I am re-blogging this article that appeared in the Corriere della Sera newspaper, English edition in its entirety. (see here)
Aside from the very good insights that it provides, less the subjective and highly suspect commentary of course, I would just like to highlight the individual data points contained herein.
If you recall, this blog uses these types of data points in the Peirce/Ockham pragmatic method to determine whether an assumption that is being made is plausible, i.e. accepted as being OBJECTIVELY TRUE. In the below article, I will add emphasis to the individual data points that I consider to be relevant.
Pope Seen as Too Strict
Has support of only 20% of bishops. Enthusiasts, enemies and silent dissenters colour Francis’s fraught relationship with Curia. Bond with ordinary people and harshness with Church hierarchy criticised
di Massimo Franco
“There’s depression. Heads are cowed. When he speaks about bishops, this Pope who shows great compassion to everyone else is inclined to use a stick”. On rereading it the following day, the Pope’s address to the opening of the Italian bishops’ conference (CEI) left a deep impression, provoking some bitter reflections. The address was received as confirmation of severity that has been perceived with pained surprise over the past few months, severity seen almost as groundswell from the 2013 conclave that revealed a majority hostile to Italian papacies and curias. There is a risk of endorsing the idea of a Pope convinced that the Catholic Church can save itself by widening the gulf with a hierarchy suspected of collusions with the powerful.
Italian bishops’ unease is perceptible behind words of sincere devoted obedience to the Holy Father. The episcopate struggles to pinpoint Pope Francis’s cultural coordinates and believes that the final, troubled years of Benedict XVI, with their Roman scandals and power struggles, have left behind a prejudice against all things Italian that is very hard to shift. But the unease goes beyond the CEI and the Vatican. It extends beyond Italy to other Church hierarchies, as if Francis, the sea-change Pope, were struggling to gain a hold in the middle and upper ranks of the Church, despite his popular triumphs.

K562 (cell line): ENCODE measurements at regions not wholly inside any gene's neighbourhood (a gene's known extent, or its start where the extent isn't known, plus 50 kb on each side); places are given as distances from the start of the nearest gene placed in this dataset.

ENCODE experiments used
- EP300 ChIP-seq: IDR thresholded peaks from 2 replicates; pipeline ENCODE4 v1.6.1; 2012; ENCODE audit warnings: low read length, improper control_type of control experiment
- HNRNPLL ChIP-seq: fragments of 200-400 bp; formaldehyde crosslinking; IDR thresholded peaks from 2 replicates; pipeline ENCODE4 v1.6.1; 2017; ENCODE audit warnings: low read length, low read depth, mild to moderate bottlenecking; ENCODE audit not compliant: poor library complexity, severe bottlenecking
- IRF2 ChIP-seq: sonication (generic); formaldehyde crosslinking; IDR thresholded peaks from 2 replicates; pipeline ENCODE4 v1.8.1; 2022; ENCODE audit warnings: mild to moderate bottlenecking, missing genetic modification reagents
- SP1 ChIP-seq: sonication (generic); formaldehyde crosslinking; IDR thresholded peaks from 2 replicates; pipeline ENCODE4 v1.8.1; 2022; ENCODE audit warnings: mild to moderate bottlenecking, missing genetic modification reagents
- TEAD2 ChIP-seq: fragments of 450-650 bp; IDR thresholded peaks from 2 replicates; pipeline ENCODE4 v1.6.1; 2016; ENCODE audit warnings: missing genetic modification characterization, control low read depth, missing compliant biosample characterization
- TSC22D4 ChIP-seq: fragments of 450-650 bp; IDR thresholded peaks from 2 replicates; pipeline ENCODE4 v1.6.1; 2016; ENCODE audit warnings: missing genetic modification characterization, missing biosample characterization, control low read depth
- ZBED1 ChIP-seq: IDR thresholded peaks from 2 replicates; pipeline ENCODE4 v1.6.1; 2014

Three numbers sum up the unknown factors: 20, 70 and 10. They are the percentages of the Pope’s consensus in the Vatican with the men who are closest to him. According to the analysis, 20% are convinced supporters, 70% make up the silent, indifferent majority who are waiting for another pope and 10% are Francis’s enemies, whether or not they have actually come out against him. More or less the same numbers are bandied around Casa Santa Marta, where Francis resides, in Rome’s Latin American community and in Argentina. But a potential geographical and strategic split is palpable behind the anonymous sniping at Pope Francis.
True or not, the Pope appears to embody a Church “hostile to Italy, to Europe and to the West in the sense of the North of the world in general”, claims one Italian cardinal. The upshot is that opposition is growing among the 10-70-20 group. There is even a nascent refusal of the mainstays of Francis’s thinking, such as the famous 2007 Aparecida conference at which he asserted his leadership in Latin America, and to which the Pope often refers. Some high-ranking clerics never mention Aparecida, claiming they do not understand Francis’s reforms and pointing out that the Buenos Aires model cannot be applied to the whole Church. It’s one experience, they object, not the Church’s experience.